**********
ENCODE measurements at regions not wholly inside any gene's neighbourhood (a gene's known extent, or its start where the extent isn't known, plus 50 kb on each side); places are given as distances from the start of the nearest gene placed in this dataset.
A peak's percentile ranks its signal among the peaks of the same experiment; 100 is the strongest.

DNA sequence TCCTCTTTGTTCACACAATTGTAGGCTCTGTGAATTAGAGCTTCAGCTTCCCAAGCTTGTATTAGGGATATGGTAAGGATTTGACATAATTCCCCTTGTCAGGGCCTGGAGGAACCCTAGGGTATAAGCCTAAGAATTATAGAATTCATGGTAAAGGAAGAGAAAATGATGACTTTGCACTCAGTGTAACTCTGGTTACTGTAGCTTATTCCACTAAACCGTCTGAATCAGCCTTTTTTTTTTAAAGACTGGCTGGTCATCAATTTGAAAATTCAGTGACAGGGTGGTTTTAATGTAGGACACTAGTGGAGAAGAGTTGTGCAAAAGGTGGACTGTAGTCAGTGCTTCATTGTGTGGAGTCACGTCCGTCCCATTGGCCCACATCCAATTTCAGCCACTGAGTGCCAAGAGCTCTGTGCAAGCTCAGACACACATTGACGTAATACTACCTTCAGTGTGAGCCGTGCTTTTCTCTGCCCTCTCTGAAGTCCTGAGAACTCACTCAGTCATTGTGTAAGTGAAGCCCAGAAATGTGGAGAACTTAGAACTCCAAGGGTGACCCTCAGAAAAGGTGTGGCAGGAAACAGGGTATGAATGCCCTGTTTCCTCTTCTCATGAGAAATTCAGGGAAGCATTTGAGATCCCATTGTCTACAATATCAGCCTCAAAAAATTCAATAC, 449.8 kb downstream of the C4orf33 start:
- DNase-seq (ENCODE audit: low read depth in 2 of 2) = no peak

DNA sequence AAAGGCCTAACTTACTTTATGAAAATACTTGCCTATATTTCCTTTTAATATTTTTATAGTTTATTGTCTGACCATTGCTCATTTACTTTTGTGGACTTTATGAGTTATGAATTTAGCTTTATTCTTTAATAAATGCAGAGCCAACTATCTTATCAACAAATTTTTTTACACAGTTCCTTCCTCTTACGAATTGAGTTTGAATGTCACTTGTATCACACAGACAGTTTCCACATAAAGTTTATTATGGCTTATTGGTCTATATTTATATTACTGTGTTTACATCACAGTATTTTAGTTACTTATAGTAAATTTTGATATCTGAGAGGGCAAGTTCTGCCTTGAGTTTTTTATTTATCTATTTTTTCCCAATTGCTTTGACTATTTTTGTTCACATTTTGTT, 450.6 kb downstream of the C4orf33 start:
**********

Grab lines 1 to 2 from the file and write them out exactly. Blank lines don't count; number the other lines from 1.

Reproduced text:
ENCODE measurements at regions not wholly inside any gene's neighbourhood (a gene's known extent, or its start where the extent isn't known, plus 50 kb on each side); places are given as distances from the start of the nearest gene placed in this dataset.
A peak's percentile ranks its signal among the peaks of the same experiment; 100 is the strongest.